AffiliationDepartment of Endocrinology, Christie Hospital, NHS Trust, Wilmslow Road, Manchester, M20 4BX, UK.
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AbstractThe increased availability of growth hormone (GH) in the mid-1980s, as a result of advances in recombinant DNA techniques, has allowed research into the use of this hormone at physiological dosage, as replacement therapy for adults with GH deficiency (GHD) and at pharmacological dosages as a possible therapeutic agent, for a number of disease states. GHD adults have increased body fat and reduced muscle mass and consequently, reduced strength and exercise tolerance. In addition, they are osteopenic, have unfavourable cardiac risk factors and impaired quality of life. In these individuals, replacing GH reverses these anomalies, although it may not alter the reduced insulin-sensitivity. A proportion of adults with GHD perceive a dramatic improvement in their well-being, energy levels and mood following replacement. GH has protein and osteoanabolic, lipolytic and antinatriuretic properties. GH has been considered for the therapeutic treatment of frailty associated with ageing, osteoporosis, morbid obesity, cardiac failure, major thermal injury and various acute and chronic catabolic conditions. Initial small, uncontrolled studies for many of these clinical problems suggested a beneficial effect of GH, although, later placebo-controlled studies have not observed such dramatic effects. Furthermore, with a recent publication demonstrating an approximate 2-fold increase in mortality in critically ill patients receiving large doses of GH, the use of GH should remain in the realms of replacement therapy and research, until there are significant advances in our understanding.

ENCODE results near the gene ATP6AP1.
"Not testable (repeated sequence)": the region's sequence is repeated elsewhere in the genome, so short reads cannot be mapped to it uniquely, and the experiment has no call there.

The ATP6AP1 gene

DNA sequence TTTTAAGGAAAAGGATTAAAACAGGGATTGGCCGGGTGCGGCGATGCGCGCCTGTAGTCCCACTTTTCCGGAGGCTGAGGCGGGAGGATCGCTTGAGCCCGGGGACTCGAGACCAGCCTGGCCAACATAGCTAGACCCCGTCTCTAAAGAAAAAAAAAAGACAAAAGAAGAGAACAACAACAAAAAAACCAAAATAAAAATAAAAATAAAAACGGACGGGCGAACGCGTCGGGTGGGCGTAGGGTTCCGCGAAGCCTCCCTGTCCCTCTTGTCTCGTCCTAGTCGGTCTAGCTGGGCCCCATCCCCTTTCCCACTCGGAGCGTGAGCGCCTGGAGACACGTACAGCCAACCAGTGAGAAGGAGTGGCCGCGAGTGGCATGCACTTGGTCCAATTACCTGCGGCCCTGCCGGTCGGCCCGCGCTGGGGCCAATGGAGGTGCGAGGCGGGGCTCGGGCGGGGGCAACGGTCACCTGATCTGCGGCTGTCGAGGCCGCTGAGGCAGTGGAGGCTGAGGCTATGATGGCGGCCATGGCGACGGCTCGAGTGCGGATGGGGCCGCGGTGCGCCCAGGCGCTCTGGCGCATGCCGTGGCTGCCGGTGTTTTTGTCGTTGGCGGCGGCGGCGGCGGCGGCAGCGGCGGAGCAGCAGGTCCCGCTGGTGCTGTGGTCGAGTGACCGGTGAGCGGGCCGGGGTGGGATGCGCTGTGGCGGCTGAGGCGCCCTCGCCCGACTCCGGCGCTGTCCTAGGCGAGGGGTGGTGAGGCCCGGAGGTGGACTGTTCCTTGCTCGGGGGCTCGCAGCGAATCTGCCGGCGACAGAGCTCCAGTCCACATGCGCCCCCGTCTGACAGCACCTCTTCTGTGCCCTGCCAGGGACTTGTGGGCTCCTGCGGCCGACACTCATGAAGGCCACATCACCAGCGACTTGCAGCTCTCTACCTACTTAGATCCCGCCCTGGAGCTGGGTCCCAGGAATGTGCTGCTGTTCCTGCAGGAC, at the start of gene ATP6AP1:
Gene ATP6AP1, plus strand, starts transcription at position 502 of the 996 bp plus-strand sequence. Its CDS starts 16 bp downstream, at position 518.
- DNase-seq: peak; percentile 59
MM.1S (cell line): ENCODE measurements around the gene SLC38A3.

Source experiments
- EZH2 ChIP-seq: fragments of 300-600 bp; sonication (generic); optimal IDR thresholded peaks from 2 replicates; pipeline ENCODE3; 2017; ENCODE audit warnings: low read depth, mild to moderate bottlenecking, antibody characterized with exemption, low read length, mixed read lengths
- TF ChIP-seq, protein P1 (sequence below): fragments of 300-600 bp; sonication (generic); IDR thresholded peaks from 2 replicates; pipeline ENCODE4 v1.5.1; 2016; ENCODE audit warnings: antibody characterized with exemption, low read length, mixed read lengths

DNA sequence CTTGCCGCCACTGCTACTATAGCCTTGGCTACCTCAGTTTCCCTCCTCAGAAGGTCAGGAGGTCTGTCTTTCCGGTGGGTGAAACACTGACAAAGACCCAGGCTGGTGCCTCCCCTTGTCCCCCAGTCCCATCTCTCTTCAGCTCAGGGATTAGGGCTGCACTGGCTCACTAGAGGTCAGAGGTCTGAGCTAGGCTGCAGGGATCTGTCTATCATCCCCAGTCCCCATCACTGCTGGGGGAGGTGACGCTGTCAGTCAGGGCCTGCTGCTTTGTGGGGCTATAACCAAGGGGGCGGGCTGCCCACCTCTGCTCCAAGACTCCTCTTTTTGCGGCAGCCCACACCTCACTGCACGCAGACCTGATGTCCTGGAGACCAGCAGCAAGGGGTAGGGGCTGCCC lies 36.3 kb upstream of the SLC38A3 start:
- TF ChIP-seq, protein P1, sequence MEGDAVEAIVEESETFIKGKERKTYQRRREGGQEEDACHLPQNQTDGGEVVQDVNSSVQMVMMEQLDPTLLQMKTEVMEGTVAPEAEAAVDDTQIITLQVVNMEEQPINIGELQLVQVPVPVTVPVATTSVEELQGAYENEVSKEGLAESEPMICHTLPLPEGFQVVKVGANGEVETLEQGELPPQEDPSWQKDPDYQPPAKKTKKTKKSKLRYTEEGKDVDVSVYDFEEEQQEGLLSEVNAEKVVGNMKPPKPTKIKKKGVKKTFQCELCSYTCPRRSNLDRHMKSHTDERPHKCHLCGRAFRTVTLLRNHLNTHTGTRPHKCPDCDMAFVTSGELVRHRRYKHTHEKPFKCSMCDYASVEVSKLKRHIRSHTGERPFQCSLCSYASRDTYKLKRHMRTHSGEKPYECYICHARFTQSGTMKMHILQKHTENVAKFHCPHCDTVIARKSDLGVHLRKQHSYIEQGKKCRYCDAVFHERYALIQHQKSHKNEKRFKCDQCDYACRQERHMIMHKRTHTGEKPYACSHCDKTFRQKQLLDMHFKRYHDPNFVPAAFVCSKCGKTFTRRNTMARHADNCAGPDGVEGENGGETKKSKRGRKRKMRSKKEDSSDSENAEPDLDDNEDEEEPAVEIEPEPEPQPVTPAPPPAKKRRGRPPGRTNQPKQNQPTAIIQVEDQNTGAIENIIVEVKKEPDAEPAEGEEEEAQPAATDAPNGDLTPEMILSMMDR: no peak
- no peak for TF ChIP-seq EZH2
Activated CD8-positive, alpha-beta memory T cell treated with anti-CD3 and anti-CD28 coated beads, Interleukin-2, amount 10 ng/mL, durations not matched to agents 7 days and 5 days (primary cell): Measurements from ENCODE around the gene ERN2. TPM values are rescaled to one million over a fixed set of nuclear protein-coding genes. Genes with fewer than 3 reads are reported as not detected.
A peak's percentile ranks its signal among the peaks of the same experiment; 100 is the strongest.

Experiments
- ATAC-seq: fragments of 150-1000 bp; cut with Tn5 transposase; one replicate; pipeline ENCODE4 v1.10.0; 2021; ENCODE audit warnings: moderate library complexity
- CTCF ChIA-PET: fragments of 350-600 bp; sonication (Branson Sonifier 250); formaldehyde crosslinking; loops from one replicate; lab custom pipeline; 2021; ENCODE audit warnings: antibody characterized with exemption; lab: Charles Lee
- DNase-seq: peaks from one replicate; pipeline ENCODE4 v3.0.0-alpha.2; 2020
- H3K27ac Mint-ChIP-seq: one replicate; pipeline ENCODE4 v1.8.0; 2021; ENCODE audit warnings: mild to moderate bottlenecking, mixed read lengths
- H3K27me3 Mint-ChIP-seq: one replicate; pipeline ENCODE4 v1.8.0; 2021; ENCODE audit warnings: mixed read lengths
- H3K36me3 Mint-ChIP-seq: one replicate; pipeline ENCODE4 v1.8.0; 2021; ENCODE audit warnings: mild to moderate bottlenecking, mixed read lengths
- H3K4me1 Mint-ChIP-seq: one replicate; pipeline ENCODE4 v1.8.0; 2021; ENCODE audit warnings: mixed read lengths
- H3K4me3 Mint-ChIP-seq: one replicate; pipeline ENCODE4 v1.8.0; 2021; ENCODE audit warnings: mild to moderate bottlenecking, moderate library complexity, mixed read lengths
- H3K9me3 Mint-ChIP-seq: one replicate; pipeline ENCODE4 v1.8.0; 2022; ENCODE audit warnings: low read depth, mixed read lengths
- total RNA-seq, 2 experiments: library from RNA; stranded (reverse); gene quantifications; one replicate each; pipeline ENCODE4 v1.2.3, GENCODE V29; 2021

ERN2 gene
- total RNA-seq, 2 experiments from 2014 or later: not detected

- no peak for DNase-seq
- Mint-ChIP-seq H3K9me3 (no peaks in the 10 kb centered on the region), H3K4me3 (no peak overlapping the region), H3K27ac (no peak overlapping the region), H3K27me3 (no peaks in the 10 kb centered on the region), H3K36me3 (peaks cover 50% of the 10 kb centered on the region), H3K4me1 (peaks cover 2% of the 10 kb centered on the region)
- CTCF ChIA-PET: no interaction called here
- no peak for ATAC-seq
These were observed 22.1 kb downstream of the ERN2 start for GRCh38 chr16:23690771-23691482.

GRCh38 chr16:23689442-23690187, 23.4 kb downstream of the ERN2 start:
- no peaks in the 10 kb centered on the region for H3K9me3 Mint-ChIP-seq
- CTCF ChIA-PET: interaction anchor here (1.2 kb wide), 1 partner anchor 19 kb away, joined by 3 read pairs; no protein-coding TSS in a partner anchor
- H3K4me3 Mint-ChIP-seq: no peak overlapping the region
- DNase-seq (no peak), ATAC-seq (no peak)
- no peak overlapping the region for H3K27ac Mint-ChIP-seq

CitationGrowth hormone: current and future therapeutic applications. 2000, 1 (5):975-90 Expert Opin Pharmacother
JournalExpert Opinion on Pharmacotherapy